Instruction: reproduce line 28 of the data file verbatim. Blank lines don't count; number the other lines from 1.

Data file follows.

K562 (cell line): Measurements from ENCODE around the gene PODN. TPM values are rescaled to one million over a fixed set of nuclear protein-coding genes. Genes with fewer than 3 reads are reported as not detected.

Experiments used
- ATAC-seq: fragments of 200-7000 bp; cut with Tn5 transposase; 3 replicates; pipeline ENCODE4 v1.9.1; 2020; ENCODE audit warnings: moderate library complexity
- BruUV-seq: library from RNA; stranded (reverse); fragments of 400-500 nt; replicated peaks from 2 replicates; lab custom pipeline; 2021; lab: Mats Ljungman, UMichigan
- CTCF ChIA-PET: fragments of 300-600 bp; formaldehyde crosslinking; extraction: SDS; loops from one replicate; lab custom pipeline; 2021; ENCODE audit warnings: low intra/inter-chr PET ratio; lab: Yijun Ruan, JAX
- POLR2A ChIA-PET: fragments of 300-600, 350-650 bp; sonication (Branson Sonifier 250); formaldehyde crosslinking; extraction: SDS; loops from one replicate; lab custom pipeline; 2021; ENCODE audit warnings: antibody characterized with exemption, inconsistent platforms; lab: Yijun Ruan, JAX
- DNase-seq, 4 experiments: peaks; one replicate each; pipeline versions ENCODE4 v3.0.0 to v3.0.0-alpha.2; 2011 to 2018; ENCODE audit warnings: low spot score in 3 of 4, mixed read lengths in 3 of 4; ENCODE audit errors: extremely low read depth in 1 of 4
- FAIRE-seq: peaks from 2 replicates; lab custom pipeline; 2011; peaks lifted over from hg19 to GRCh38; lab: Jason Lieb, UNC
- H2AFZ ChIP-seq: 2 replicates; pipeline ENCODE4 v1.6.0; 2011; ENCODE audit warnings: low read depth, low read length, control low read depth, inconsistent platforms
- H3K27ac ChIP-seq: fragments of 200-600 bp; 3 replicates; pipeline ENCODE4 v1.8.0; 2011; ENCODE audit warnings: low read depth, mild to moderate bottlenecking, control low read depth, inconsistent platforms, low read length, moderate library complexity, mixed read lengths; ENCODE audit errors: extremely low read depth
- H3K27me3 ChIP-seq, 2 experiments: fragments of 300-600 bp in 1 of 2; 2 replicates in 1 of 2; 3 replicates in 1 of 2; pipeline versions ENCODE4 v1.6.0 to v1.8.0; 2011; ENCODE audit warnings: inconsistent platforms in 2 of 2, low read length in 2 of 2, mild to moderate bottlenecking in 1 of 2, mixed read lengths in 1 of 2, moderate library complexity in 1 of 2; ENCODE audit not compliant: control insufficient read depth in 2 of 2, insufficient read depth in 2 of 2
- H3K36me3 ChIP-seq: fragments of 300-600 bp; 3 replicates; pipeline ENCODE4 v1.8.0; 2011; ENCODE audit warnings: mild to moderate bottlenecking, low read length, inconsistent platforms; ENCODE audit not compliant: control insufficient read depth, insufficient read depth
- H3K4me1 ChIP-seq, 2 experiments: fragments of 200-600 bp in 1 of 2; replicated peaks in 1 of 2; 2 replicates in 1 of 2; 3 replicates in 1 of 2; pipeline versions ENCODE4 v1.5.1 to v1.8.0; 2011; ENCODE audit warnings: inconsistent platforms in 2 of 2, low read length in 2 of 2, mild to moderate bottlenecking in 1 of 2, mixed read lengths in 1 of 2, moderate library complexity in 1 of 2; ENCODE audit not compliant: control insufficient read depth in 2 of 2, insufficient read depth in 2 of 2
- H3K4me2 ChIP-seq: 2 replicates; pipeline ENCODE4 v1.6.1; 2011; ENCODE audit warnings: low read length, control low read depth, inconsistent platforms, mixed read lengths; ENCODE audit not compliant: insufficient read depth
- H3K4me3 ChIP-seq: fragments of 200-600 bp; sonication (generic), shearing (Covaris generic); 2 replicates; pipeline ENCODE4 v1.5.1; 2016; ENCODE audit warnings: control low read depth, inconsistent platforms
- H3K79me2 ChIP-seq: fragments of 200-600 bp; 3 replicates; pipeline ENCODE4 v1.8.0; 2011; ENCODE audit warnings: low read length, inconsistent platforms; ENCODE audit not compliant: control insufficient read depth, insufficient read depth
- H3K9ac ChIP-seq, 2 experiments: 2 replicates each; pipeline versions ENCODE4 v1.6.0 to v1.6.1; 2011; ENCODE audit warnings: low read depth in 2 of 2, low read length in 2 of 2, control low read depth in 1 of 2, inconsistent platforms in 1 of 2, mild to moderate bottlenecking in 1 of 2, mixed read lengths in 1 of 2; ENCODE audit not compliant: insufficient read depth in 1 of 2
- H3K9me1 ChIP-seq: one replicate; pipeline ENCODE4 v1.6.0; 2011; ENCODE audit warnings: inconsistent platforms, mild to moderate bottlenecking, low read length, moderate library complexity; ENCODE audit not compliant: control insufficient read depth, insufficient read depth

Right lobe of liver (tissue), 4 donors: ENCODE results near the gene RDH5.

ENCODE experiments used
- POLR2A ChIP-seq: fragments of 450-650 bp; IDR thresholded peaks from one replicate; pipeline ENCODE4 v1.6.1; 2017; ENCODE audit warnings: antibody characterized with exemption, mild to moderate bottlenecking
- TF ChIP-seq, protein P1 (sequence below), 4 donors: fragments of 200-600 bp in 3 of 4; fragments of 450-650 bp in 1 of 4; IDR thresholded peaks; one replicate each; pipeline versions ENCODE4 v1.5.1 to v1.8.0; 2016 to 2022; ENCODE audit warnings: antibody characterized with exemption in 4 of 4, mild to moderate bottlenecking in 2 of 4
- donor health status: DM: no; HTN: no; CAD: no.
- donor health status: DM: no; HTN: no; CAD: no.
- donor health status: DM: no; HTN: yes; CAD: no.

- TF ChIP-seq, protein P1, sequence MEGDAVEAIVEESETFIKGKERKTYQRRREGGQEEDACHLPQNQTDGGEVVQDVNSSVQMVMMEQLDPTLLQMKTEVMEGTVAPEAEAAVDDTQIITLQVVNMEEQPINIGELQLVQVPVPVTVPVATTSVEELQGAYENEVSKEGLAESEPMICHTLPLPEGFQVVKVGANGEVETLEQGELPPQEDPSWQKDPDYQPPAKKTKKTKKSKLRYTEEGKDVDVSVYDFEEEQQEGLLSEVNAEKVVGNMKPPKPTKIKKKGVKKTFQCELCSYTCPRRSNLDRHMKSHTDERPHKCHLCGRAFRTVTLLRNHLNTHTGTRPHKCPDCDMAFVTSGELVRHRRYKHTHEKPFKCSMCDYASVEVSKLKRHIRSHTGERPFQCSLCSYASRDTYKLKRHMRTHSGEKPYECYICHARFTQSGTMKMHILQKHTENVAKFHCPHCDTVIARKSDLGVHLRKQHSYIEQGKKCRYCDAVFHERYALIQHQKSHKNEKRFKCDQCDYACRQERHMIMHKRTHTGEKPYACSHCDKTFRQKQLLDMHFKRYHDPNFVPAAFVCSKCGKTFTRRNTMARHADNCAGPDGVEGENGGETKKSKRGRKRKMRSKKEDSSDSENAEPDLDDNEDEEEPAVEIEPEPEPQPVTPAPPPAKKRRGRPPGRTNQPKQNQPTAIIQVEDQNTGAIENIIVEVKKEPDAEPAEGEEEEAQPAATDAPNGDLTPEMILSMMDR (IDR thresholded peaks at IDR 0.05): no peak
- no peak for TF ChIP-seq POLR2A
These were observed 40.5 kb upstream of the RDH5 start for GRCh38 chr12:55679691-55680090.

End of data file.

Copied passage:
These were observed 40.5 kb upstream of the RDH5 start for GRCh38 chr12:55679691-55680090.